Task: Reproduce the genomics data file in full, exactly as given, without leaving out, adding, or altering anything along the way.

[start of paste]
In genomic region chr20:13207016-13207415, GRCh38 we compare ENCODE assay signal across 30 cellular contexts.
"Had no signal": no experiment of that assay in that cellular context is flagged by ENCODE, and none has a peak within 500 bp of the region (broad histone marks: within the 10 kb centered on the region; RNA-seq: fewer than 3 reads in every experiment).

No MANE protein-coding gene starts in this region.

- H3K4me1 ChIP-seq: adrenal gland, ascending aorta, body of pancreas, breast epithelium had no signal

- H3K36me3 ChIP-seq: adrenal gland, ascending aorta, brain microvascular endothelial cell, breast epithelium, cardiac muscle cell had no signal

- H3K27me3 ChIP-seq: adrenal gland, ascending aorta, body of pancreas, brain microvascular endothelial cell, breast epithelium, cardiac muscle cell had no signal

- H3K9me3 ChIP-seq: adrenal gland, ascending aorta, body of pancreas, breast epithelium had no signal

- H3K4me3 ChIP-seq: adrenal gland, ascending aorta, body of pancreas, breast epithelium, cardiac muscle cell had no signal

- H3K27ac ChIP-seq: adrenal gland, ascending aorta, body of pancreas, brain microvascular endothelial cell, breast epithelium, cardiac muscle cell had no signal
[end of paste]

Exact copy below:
In genomic region chr20:13207016-13207415, GRCh38 we compare ENCODE assay signal across 30 cellular contexts.
"Had no signal": no experiment of that assay in that cellular context is flagged by ENCODE, and none has a peak within 500 bp of the region (broad histone marks: within the 10 kb centered on the region; RNA-seq: fewer than 3 reads in every experiment).

No MANE protein-coding gene starts in this region.

- H3K4me1 ChIP-seq: adrenal gland, ascending aorta, body of pancreas, breast epithelium had no signal

- H3K36me3 ChIP-seq: adrenal gland, ascending aorta, brain microvascular endothelial cell, breast epithelium, cardiac muscle cell had no signal

- H3K27me3 ChIP-seq: adrenal gland, ascending aorta, body of pancreas, brain microvascular endothelial cell, breast epithelium, cardiac muscle cell had no signal

- H3K9me3 ChIP-seq: adrenal gland, ascending aorta, body of pancreas, breast epithelium had no signal

- H3K4me3 ChIP-seq: adrenal gland, ascending aorta, body of pancreas, breast epithelium, cardiac muscle cell had no signal

- H3K27ac ChIP-seq: adrenal gland, ascending aorta, body of pancreas, brain microvascular endothelial cell, breast epithelium, cardiac muscle cell had no signal